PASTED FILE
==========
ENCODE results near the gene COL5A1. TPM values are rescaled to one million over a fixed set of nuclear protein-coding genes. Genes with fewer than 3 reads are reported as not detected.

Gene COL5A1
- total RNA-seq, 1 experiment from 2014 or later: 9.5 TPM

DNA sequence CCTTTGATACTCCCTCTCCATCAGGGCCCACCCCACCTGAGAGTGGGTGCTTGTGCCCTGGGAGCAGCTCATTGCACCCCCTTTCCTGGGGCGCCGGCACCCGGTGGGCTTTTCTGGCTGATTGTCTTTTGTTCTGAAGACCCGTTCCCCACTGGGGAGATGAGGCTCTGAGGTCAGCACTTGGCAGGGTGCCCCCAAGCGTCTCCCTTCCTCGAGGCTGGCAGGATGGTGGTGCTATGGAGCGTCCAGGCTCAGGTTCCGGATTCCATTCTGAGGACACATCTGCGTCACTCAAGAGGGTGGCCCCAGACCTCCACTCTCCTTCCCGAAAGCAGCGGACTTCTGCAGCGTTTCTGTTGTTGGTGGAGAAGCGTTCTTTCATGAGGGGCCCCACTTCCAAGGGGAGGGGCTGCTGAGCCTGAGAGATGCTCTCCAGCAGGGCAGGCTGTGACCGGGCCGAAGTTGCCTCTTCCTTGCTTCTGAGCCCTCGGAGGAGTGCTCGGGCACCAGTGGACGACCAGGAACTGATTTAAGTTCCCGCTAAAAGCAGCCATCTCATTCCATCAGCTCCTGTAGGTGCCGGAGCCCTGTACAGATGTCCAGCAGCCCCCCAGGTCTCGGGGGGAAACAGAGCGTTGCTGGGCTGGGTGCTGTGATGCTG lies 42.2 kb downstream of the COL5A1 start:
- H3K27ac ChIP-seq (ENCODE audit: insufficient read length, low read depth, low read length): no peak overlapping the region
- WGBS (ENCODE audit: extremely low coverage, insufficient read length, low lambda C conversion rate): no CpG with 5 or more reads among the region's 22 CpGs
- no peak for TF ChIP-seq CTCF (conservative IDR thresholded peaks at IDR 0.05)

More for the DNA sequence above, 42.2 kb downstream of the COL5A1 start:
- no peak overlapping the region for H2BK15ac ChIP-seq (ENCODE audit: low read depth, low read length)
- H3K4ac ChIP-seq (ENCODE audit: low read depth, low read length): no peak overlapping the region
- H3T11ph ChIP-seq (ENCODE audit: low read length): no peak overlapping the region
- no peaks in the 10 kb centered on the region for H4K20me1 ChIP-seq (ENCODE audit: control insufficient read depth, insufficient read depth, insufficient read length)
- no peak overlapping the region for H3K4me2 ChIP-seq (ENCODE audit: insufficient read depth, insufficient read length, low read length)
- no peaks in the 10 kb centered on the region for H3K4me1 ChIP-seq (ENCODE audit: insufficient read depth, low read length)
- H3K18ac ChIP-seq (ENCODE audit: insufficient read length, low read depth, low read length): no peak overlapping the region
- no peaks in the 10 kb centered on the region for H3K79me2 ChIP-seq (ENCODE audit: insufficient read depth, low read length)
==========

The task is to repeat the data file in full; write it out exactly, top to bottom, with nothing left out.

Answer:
ENCODE results near the gene COL5A1. TPM values are rescaled to one million over a fixed set of nuclear protein-coding genes. Genes with fewer than 3 reads are reported as not detected.

Gene COL5A1
- total RNA-seq, 1 experiment from 2014 or later: 9.5 TPM

DNA sequence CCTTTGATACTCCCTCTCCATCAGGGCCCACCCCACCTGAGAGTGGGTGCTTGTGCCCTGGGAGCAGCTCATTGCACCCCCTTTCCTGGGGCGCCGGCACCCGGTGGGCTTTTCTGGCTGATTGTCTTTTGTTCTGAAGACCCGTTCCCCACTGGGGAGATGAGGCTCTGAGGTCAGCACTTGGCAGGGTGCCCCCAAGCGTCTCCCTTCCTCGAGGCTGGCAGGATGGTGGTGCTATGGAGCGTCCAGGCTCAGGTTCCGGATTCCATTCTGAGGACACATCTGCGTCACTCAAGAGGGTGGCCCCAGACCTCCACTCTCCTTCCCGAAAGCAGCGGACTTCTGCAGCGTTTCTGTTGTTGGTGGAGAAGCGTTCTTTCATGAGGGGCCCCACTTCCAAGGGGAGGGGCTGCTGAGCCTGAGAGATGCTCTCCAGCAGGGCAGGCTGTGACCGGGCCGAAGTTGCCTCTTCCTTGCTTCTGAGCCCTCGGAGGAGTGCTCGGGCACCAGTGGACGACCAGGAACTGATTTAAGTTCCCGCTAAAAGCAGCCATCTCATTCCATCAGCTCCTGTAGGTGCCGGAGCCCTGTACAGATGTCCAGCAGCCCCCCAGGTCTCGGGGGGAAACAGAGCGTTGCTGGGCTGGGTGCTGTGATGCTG lies 42.2 kb downstream of the COL5A1 start:
- H3K27ac ChIP-seq (ENCODE audit: insufficient read length, low read depth, low read length): no peak overlapping the region
- WGBS (ENCODE audit: extremely low coverage, insufficient read length, low lambda C conversion rate): no CpG with 5 or more reads among the region's 22 CpGs
- no peak for TF ChIP-seq CTCF (conservative IDR thresholded peaks at IDR 0.05)

More for the DNA sequence above, 42.2 kb downstream of the COL5A1 start:
- no peak overlapping the region for H2BK15ac ChIP-seq (ENCODE audit: low read depth, low read length)
- H3K4ac ChIP-seq (ENCODE audit: low read depth, low read length): no peak overlapping the region
- H3T11ph ChIP-seq (ENCODE audit: low read length): no peak overlapping the region
- no peaks in the 10 kb centered on the region for H4K20me1 ChIP-seq (ENCODE audit: control insufficient read depth, insufficient read depth, insufficient read length)
- no peak overlapping the region for H3K4me2 ChIP-seq (ENCODE audit: insufficient read depth, insufficient read length, low read length)
- no peaks in the 10 kb centered on the region for H3K4me1 ChIP-seq (ENCODE audit: insufficient read depth, low read length)
- H3K18ac ChIP-seq (ENCODE audit: insufficient read length, low read depth, low read length): no peak overlapping the region
- no peaks in the 10 kb centered on the region for H3K79me2 ChIP-seq (ENCODE audit: insufficient read depth, low read length)